VINTAGE AIRPLANE 29


Chapter Locator VAA 27, Delaware, Ohio. Sept. 18, 2010, monthly pancake breakfast.

DAVE BOYERS

Visit the VAA chapter nearest you and get to know some great old-airplane enthusiasts! You don’t need to be a pilot to join in the fun; just have a love of the great airplanes of yesteryear. CALIFORNIA

FLORIDA

KANSAS

Hayward, CA, VAA 29 Meeting: 2nd Thurs., 6:00 p.m. Hayward Airport, Hangar: Atlantic 3 Gary Oberti, President Phone: 510-357-8600 E-mail: info@vaa29.org Website: www.vaa29.org

Lakeland, FL, VAA 1 Meeting: Contact President Bobby Capozzi, President Phone: 352-475-9736 E-mail: mx180a@aol.com Website: www.FSAACA.com

CALIFORNIA

ILLINOIS

Overland Park, KS, VAA 16 Meeting: 2nd Fri., 7:30 p.m. 6:00 p.m. dinner at LaCaretta Mexican Res. Gardner, KS for any interested; 7:30 p.m. meeting at CAF Hangar, New Century Airport Kevin Pratt, President Phone: 816-985-3248 E-mail: kpratt@vaa16.com Website: www.VAA16.com June 24-25, 2011 Fly-in

Sacramento, CA, VAA 25 Meeting: 2nd Sat., 9:00 a.m. See chapter website for location. Jim Jordan, President Phone: 916-569-2002 E-mail: jimsfcu@ix.netcom.com Website: www.Vin25.org Dec. 11: 10:00 AM Brunch (KSAC)

CAROLINAS, VIRGINIA Walnut Cove, NC, VAA 3 Meeting: Contact President Susan Dusenbury, President Phone: 336-591-3931 E-mail: sr6sue@aol.com www.VAA3.org May 6-8, 2011 Spring Vintage Fly-In Person County Airport, Roxboro, NC

30 DECEMBER 2010

Lansing, IL, VAA 26 Meeting: Contact President Peter Bayer, President Phone: 630-922-3387 E-mail: c180bayer@yahoo.com

INDIANA Auburn, IN, VAA 37 Meeting: 4th Thurs., 7:00 p.m. DeKalb County Airport (kGWB) Hangar A—VAA 37 Clubhouse Drew Hoffman, President Phone: 260-515-3525 E-mail: drewhof fman@vaa37.org Website: www.VAA37.org

LOUISIANA New Iberia, LA, VAA 30 Meeting: 1st Sun., 9:00 a.m. LeMaire Memorial Airport Hangar 4 Roland Denison, President Phone: 337-365-3047 E-mail: vaa30@cox.net

MINNESOTA Albert Lea, MN, VAA 13 Meeting: 2nd Thurs., 7:00 p.m. Albert Lea Airport FBO Paul Stieler, President Phone: 507-377-2291 E-mail: pstieler@smig.net


NEBRASKA Plattsmouth, NE, VAA 31 Meeting: 1st Sat., 10:30 a.m. Plattsmouth Airport Term Bldg. William Kroeger, President Phone: 402-331-3887, E-mail: pilotwill@cox.net

NEW HAMPSHIRE North Hampton, NH, VAA 15 Meeting: 2nd Sat., 11:00 a.m. Hampton Airfield Eric Obssuth, President Phone: 603-479-5832, E-mail: sandhillaviation@att.net

NEW JERSEY Andover, NJ, VAA 7 Meeting: 1st Sun, 10:30 a.m. Andover Aeroflex Airport Joe Tapp, President Phone: 908-872-3821, E-mail: joetapp@comcast.net

OHIO Columbus, OH, VAA 38 Meeting: 2nd Sunday, 1 p.m. Contact president for location. Perry Chappano, President Phone: 614-496-3423, E-mail: polestar@ameritech.net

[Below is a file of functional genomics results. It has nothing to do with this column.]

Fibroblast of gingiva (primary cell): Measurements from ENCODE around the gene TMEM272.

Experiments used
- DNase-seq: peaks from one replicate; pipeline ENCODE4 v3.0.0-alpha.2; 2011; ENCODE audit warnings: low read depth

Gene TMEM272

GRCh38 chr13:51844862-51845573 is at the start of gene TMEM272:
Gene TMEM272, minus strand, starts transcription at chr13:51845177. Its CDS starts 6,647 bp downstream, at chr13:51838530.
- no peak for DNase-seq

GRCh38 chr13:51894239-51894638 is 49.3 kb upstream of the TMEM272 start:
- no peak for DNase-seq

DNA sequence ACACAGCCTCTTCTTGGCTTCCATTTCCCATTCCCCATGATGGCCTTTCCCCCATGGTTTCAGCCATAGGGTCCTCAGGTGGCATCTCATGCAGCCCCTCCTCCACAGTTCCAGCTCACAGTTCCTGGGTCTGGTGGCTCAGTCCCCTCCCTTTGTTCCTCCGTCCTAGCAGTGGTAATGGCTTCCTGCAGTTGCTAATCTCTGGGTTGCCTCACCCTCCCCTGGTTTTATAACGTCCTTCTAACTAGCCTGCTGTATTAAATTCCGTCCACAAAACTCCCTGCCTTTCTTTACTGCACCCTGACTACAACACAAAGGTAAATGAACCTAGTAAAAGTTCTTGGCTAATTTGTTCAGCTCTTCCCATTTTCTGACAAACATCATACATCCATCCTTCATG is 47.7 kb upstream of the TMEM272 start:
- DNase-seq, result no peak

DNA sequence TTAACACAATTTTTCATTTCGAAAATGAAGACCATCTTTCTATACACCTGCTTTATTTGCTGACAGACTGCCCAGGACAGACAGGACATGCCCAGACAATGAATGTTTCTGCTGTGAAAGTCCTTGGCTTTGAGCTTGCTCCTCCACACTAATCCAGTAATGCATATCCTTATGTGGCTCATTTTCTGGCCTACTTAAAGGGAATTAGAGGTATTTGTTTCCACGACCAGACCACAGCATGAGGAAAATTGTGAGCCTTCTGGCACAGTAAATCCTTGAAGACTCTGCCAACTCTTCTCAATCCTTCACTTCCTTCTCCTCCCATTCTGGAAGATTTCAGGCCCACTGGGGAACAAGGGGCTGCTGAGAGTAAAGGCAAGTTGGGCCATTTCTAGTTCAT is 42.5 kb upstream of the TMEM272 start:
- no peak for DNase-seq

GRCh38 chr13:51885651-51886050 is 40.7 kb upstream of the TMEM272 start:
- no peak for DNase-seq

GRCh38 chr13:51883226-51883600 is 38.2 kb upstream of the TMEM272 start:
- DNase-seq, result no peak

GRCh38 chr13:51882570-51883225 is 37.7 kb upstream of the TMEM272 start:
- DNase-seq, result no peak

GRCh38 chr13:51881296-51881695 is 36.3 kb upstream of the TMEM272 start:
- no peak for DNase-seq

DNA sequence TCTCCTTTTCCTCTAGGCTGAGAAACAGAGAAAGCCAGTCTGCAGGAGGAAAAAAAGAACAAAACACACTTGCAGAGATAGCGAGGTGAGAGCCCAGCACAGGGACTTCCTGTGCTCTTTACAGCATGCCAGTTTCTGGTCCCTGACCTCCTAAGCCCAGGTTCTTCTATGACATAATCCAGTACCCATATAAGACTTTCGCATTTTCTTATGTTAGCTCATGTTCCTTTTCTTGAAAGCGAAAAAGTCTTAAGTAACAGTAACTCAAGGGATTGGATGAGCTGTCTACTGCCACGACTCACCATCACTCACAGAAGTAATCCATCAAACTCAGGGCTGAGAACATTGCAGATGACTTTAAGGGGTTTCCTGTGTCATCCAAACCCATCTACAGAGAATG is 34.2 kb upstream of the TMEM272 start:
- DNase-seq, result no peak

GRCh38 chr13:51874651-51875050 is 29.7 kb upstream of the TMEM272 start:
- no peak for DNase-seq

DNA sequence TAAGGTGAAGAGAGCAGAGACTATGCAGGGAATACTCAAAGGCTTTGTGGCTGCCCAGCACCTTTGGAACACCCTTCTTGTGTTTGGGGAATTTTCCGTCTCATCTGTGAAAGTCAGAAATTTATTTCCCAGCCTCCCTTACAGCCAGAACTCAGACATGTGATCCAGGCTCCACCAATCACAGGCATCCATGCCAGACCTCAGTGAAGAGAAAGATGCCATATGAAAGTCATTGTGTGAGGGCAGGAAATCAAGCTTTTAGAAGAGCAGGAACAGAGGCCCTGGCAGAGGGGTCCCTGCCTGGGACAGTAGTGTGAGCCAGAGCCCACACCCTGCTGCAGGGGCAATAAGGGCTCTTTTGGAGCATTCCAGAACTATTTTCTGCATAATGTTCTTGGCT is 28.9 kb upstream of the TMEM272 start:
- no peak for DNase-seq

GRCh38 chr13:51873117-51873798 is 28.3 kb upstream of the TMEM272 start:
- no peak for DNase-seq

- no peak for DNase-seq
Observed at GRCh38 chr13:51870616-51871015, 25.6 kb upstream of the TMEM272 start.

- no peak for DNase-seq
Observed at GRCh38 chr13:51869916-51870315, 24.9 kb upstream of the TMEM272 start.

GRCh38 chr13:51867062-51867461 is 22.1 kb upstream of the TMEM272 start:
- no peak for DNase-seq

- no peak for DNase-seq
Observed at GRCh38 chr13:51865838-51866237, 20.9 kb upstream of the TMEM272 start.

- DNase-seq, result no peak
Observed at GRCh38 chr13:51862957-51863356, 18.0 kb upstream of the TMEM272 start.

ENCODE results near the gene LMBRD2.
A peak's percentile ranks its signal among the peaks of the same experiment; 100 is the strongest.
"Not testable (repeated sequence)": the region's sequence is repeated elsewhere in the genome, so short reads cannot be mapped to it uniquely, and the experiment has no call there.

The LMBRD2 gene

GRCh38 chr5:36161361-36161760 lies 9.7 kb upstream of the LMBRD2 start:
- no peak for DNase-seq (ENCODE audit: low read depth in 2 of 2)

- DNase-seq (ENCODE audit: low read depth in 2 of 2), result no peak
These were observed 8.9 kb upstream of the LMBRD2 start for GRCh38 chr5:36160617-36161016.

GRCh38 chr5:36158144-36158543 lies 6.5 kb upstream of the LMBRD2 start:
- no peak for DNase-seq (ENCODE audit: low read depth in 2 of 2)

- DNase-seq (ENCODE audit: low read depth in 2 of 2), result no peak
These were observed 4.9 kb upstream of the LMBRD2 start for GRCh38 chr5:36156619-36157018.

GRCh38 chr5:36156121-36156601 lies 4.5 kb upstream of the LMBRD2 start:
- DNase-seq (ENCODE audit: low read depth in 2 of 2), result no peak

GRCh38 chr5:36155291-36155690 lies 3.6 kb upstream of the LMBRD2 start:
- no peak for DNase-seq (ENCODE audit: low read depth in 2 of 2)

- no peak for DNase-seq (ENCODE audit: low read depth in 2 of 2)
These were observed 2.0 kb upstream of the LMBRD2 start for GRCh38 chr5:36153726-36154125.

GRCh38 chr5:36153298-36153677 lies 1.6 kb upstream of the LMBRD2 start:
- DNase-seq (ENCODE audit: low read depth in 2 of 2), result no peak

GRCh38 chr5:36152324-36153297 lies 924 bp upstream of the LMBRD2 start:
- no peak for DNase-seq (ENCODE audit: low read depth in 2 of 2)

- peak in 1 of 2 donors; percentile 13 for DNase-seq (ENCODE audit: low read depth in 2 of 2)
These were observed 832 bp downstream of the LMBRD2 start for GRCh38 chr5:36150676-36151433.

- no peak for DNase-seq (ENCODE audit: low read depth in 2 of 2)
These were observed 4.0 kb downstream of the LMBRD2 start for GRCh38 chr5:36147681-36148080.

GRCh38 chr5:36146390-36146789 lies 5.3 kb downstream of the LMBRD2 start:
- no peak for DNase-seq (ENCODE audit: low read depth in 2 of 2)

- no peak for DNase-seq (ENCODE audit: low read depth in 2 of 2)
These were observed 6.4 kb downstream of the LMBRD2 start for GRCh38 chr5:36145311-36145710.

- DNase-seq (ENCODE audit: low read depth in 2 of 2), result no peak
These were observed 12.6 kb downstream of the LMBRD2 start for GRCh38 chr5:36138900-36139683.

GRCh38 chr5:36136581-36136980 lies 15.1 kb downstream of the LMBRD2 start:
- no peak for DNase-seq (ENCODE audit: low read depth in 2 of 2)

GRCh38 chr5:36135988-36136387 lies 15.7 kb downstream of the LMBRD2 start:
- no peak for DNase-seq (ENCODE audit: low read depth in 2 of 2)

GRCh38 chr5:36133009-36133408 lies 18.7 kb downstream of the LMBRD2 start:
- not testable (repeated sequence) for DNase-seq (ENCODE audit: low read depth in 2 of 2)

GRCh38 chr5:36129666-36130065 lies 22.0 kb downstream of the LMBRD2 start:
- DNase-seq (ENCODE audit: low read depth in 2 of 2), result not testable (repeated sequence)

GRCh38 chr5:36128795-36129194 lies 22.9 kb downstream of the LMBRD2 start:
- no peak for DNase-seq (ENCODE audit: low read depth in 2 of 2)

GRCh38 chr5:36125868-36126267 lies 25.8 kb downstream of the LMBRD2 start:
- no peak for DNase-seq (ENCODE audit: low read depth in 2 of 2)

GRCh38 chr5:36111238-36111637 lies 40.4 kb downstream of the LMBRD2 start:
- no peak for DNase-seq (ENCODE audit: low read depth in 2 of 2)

OHIO Delaware, OH, VAA 27 Meeting: 3rd Sat. 8-10 am, May through Sept. Delaware Municiple Airport (DLZ) Terminal Building Woody McIntire, President Phone: 740-362-7228 E-mail: wjmcintire@cs.com, Website: www.EAAdlz.org

OKLAHOMA Tulsa, OK, VAA 10 Meeting: 4th Thurs., 7:00 pm Hardesty South Regional Library No meetings in July, Nov. & Dec. Joe Champagne, President Phone: 918-257-4688, Email: skypal@groveemail.com

TEXAS Spring, TX, VAA 2 Meeting: 4th Sun., 2:00 pm David Wayne Hooks Airport (KDWH) Fred Ramin, President Phone: 281-444-5309, Email: fredramin@sbcglobal.net

WISCONSIN Brookfield, WI, VAA 11 Meeting: 1st Mon., 7:30 pm Capitol Drive Airport Office James Brown, President Phone: 262-895-6282, Email: jb1910@wi.rr.com

Want to Start a VAA Chapter? It’s easy to start a VAA chapter. All you need to get started is five vintage enthusiasts. Then contact the EAA Chapter Office at 920-426-6867 or chapters@eaa.org to obtain an EAA Chapter Starter Kit. EAA has tools to help you get in touch with all your local vintage members, and they’ll walk you through the process of starting a new chapter.

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VINTAGE AIRPLANE 31


by H.G. FRAUTSCHY

MYSTERY PLANE This month’s Mystery Plane comes from John Underwood of Glendale, California.

Send your answer to EAA, Vintage Airplane, P.O. Box 3086, Oshkosh, WI 54903-3086. Your answer needs to be in no later than January 15 for inclusion in

the March 2011 issue of Vintage Airplane. You can also send your response via e-mail. Send your answer to mysteryplane@eaa.org.

Be sure to include your name plus your city and state in the body of your note and put “(Month) Mystery Plane” in the subject line.

SEPTEMBER’S MYSTERY ANSWER ur September 2010 Mystery Plane came to us from W. Duffy Thompson of Lakeland, Florida. Duffy’s been with us a long time—he’s VAA No. 53, EAA 75124! The photo was part of a collection of shots given to Duffy by

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32 DECEMBER 2010

Don O.W. Emerson, whose father and brother also had colorful careers in aviation. Here’s our first answer: Okay, this one was easy; it is a Hanriot HD-1, powered by a Le Rhone 9JB of either 110 or 120 hp. It is a French